petr groot

Petr seems very content with his job, beaming with pride when he tells me he caught some graffiti artists in the act last week. It’s the kind of high-spiritedness I have noticed in many young officers, happy to fulfil any task that gives meaning to the slogan to serve and to protect. ‘I don’t know, I really wanted to help people’, Petr responds as I ask him why he joined the police. ‘I feel this is the right profession for me, I can’t explain it.’

Did you watch police series as a kid?

‘Yes, I did. Columbo was my favourite.’

Really? I ask, a bit surprised by his choice. I would have thought that was something your father would watch.

‘Yes, but I liked him. And his car, a Peugeot 403. He would always say “Just one more thing” before he left’, Petr reminisces.

Are you like him?

Petr laughs modestly. ‘No, I’m not a detective, I just patrol the streets.’

At 28, Petr is still on the threshold of his police career. Freshly out of police academy, he now patrols the streets of Prague, fining speed demons and shutting down illegal casinos in houses. ‘We have a lot of pickpockets in Prague. It’s very dangerous, especially for tourists’ Petr explains, looking every bit the diligent student.

We meet at the police station, in the Third District of Prague. It’s a quiet neighbourhood, with statuesque residential buildings and small shops. The clean streets are paved with cobble-stones. It doesn’t strike me as the kind of neighbourhood that would provide Columbo with much work.

What is the image of the police here? I recall that in France, the police are not very popular. They’re not very friendly, quite macho.

Petr smiles. ‘No, we’re friendlier. I wouldn’t say the police is very popular in the Czech Republic, because sometimes we have to fine people. Hopefully one day, they will see that we are professionals like any other. But mostly, people are very polite to us. Sometimes when I fine someone, and he will accept it with a smile and even say “thank you”. It’s a bit awkward, but it’s nice.’

So people are quite law-abiding here. I noticed that nobody crosses the street on a red light here, which everybody does in Amsterdam. I’ve heard you’re easily fined for that. ‘It’s true, we’re much stricter. But it’s only for the safety of people.’

Even though he’s young, Petr has seen a lot of Europe, having travelled in almost every country in the EU. He seems to be the perfect product of the 2007 Schengen treaty, which made it possible to travel freely around (most of) Europe. ‘It’s much better now,’ Petr admits. ‘You don’t have checkpoints or waiting lines at borders. It made travelling much easier.’

For criminals as well. Have you seen a rise in criminal rates since the opening of the borders?

‘It’s difficult to say. With our central position in Europe, we’re more of a transit country. Most people from Eastern Europe travel through the Czech Republic to Germany or England.’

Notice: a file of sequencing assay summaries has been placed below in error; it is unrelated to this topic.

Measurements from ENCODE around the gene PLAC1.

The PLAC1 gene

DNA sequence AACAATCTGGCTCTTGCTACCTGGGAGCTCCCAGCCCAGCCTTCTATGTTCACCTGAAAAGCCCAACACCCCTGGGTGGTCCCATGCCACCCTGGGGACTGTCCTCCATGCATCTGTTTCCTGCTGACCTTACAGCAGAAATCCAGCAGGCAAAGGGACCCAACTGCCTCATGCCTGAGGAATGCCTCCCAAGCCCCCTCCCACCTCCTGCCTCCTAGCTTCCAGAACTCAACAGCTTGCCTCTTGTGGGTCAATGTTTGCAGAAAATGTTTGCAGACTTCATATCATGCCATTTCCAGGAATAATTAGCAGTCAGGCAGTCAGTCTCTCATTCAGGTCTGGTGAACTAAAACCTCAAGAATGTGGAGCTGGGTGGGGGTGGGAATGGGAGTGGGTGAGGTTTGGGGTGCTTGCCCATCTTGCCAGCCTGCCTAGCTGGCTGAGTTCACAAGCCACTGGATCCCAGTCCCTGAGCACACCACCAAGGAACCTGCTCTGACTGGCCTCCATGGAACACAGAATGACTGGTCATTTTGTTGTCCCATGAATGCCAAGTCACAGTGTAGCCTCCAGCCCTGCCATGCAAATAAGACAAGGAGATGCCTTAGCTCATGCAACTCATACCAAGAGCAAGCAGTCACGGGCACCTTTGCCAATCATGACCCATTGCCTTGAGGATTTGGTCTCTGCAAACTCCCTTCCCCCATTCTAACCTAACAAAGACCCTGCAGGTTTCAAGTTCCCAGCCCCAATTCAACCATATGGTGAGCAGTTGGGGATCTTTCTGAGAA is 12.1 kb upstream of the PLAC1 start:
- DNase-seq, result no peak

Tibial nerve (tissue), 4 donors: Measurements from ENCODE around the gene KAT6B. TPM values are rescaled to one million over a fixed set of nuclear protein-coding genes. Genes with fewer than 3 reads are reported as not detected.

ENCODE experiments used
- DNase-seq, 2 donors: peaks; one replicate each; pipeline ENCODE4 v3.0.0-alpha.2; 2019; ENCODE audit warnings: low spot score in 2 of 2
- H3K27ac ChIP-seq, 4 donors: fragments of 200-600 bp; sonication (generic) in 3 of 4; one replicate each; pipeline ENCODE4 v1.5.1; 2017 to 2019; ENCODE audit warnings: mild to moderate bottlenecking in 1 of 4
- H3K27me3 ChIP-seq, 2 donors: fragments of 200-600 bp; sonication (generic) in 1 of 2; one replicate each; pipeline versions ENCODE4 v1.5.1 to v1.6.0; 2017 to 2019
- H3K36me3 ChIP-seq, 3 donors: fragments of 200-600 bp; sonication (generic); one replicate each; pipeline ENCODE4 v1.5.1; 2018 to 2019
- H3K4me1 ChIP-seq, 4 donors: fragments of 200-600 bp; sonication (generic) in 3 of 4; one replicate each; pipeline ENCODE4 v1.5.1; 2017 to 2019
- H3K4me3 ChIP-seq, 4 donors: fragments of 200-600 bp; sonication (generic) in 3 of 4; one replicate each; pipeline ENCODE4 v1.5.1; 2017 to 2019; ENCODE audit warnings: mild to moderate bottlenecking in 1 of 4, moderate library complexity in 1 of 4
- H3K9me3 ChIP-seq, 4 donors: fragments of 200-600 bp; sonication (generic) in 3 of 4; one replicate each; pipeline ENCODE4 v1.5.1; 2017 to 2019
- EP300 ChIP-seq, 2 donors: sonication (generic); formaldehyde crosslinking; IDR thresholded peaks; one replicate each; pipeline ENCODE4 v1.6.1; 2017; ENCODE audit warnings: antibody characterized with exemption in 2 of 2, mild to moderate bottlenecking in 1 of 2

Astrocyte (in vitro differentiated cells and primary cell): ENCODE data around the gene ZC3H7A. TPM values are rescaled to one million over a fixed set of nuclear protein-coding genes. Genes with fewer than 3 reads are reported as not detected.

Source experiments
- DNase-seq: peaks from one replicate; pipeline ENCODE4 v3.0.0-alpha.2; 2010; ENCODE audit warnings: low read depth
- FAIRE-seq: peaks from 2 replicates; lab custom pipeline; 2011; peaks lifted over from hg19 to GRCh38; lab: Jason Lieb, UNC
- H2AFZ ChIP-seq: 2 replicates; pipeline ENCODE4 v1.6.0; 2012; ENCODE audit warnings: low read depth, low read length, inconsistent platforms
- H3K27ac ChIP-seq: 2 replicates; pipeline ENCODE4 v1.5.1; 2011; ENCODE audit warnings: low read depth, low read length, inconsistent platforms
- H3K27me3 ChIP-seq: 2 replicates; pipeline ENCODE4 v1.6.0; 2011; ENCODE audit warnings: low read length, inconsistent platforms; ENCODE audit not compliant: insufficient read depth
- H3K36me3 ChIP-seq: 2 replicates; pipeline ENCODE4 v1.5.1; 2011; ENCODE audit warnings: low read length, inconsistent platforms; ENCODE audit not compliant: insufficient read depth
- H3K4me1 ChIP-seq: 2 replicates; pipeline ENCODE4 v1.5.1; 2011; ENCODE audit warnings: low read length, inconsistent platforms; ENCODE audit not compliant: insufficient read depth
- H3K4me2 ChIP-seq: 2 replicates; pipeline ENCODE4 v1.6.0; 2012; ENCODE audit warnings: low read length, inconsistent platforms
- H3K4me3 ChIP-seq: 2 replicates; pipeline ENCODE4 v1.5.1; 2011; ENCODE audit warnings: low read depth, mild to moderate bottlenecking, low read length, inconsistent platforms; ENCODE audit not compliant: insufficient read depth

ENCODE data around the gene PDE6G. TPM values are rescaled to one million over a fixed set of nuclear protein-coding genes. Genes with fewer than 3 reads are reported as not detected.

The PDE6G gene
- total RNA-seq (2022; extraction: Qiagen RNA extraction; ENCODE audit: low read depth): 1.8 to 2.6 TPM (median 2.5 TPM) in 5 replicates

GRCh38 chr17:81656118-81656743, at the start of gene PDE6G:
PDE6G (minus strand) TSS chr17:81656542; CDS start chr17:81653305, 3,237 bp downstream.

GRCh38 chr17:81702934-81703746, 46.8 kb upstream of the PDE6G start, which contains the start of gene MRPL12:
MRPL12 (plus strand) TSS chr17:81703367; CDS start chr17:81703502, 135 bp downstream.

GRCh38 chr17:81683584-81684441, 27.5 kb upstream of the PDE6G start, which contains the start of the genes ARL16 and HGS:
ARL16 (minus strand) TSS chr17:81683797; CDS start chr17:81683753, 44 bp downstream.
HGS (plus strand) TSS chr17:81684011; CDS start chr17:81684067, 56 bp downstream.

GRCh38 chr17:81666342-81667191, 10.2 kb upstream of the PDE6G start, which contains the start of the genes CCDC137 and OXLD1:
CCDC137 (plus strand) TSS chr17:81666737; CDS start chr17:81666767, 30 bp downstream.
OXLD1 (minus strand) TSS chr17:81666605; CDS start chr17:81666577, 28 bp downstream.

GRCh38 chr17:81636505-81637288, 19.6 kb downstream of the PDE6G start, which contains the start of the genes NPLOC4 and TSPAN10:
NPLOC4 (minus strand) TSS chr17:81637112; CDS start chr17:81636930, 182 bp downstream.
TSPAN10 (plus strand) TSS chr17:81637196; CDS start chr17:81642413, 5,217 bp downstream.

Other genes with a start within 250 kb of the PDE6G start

They don’t stay here?

‘Not that many. Most Soviet immigrants go to Western Europe, because the social system is better.’

Petr sits opposite me, dressed in his uniform. On the table lies his big police hat, the emblem of the Czech municipal police carefully polished. He has a friendly face and a boyish laugh. His facial features, with his well-formed thick eyebrows and pointy ears remind me of the good cop character in a colourful cartoon.

Do you feel European?

‘Actually, I feel more Czech than European.’ You could be both. Petr smiles apologetically. ‘Yes, I guess so.’

What do think is typically European?

Petr frowns, his bushy eyebrows almost covering his eyes. ‘I really don’t know’, he laughs nervously. ‘To me, all Europeans are actually easy going.’

Did you vote in the last European elections?

‘No, I didn’t. Not because I’m not interested, but I just couldn’t find the right candidate for me. The campaigns were very offensive as well, very focussed on other parties instead of on Europe.’

So perhaps the European elections are more focussed on national competition than on European issues?

Petr nods, shrugs his shoulders.

So you’re not really interested in politics, but you do like Europe. What do you think Europe should look like in the field of police work? Should there be more cooperation, or maybe less?

‘I like the idea of being united in diversity,’ Petr answers, unwittingly – or perhaps intentionally –repeating the EU’s official slogan. ‘It’s important to fight together, to cooperate within the police at a higher level than before. But Europe should respect our traditions and customs.’

The younger generation of the Czech Republic seems interested in Europe, the older people not so much. Perhaps because they were locked behind the Iron Curtain, and didn’t trust Europe because they didn’t know what it was?

Petr nods. ‘My parents are a bit afraid of the EU, I think. They were against becoming a member in 2004. They don’t believe in this unity.’

Maybe because they gained independence in 1990, and then felt like they were being asked to give that up again?

Exactly. They were afraid of directives.’

From either side, Moscow or Brussels. What’s is like now?

Petr shrugs his shoulders. ‘I don’t know. We don’t talk about Europe at home.’

Walking down the quiet streets of Prague 3, I mull over my talk with the young officer, who has seen so much of Europe but has so little affinity with the EU. The problem of the low turnout at European elections in the Czech Republic – and throughout Europe, for that matter – is like that of the chicken and the egg. Is it the apathy of Europeans towards unity, or the wrong approach of European politicians? Probably both.

(interview by Mark, written by Sophie Moerman)